Supply chain · 27 July 2016

Amazon Prime Air drones cleared to fly in Britain

Amazon Prime Air aims to deliver products to customers via drone within 30 minutes of ordering
The British government has granted Amazon permission to begin flying drones and start testing deliveries, in advance of the UK launch of its planned Amazon Prime Air service.

In a move that could further shake things up for Britain’s smaller local retailers, the US online retail giant has been cleared to fly drones further than the line of sight of an operator in UK airspace by the government and the UK Civil Aviation Authority (CAA).

Amazon will be able to test sensors to see if drones crash into buildings or objects, as well as test how many drones one operator can fly without losing control.

The development sees the online retailer take a step closer to rolling out Amazon Prime Air across the UK. The new service will aim to deliver products to customers via drone within 30 minutes of ordering, requiring Amazon to stock products in warehouses near enough to homes and offices to reach customers in under half an hour.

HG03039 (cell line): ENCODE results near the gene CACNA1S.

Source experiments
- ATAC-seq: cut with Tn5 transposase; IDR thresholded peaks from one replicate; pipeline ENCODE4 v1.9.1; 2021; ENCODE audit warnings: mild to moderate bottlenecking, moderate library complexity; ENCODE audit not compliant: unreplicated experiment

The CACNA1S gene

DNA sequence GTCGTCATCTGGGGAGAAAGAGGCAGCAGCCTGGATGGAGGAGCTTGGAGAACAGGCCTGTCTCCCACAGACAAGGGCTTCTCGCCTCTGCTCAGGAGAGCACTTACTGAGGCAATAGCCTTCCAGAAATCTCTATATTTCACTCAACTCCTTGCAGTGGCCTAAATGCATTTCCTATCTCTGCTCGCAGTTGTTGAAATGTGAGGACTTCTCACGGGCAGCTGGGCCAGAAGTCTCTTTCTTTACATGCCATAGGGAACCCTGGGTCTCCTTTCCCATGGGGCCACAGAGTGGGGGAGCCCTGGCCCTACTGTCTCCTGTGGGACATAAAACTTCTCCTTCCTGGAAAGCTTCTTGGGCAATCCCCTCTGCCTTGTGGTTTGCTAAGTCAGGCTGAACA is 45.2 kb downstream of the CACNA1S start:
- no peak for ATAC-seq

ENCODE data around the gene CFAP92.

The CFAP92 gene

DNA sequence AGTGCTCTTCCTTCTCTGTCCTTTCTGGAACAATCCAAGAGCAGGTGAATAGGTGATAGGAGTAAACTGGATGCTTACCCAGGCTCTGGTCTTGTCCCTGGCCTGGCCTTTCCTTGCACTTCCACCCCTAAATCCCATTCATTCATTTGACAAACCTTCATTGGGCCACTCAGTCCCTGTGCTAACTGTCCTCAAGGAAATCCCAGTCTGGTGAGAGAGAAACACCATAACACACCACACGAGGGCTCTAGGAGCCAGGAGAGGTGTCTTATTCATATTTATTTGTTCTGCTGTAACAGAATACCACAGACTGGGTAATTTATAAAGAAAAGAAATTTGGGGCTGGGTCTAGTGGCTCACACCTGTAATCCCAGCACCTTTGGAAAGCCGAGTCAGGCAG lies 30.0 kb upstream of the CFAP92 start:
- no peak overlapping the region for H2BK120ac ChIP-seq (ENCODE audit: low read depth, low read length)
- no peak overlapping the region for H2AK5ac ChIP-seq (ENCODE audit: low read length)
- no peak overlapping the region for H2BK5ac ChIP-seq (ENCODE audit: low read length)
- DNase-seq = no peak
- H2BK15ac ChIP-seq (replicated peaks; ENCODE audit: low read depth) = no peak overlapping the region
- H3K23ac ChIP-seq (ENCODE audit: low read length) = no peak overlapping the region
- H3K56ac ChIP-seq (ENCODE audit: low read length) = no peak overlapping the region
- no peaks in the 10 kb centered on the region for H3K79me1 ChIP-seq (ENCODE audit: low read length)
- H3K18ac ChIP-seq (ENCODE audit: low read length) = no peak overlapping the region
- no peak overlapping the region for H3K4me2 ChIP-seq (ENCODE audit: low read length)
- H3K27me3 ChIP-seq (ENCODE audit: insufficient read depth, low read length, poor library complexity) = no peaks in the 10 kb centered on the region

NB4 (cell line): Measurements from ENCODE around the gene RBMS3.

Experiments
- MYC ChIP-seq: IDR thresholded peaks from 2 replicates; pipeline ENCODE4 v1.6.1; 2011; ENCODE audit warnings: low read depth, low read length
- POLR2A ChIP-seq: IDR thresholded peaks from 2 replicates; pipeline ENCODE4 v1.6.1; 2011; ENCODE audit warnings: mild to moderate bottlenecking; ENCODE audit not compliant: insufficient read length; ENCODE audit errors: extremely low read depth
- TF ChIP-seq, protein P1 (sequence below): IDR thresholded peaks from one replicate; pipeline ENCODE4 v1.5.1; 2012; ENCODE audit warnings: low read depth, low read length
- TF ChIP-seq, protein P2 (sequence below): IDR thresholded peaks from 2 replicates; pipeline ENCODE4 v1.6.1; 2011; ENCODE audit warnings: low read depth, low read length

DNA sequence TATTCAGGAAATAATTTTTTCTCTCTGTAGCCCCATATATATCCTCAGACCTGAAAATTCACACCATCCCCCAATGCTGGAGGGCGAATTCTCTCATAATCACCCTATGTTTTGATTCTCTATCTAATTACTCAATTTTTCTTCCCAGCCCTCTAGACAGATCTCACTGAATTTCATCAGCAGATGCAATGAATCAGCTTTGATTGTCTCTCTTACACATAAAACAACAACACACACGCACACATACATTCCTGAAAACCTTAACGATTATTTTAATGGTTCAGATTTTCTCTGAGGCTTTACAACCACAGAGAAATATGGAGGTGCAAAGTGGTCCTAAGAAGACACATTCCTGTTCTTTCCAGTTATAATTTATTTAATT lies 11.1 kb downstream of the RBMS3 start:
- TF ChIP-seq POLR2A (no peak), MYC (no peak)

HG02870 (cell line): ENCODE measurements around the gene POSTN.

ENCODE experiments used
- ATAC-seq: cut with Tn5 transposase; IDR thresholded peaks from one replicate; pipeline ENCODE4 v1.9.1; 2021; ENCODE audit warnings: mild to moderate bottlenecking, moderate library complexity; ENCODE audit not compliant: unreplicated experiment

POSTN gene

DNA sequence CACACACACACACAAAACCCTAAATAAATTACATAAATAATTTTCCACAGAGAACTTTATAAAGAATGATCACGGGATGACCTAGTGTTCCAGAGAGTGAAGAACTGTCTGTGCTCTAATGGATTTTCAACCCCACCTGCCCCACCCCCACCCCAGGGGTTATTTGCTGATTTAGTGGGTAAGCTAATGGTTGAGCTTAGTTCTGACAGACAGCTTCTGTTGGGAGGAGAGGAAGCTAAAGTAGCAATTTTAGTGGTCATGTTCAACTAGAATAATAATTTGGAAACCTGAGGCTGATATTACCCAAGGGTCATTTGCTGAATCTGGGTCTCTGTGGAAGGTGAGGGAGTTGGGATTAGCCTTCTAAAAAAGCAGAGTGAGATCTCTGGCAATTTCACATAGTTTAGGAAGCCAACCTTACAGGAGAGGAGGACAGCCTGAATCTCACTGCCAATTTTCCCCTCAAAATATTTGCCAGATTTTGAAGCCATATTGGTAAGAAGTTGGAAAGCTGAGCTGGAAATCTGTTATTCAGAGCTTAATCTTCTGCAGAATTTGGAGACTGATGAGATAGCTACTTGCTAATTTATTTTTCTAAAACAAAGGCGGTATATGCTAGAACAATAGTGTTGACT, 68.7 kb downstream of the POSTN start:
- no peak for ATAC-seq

While in reality only a limited set of products may be available for immediate delivery at any one time, with other items available via an overnight express service, Amazon Prime Air is expected to deter some customers from shopping with local retailers.

It is not the first of Amazon’s new services to be viewed by some as a threat to small suppliers and local retailers.

Serious concerns have been raised about Amazon Prime Now the company’s superfast delivery service about how it might impact local economies by drawing custom away from independent retailers.

Free for Amazon Prime members, Now? offers same-day delivery within two hours. But, when introduced in Paris in June this year, mayor of the French capital Anne Hidalgo claimed that the service would ‘seriously destabilise the balance of Parisian businesses.

Small business owners have complained about the barriers to entry Prime Now builds, including free and speedy delivery.



Fred Heritage was previously deputy editor at Business Advice. He has a BA in politics and international relations from the University of Kent and an MA in international conflict from Kings College London.

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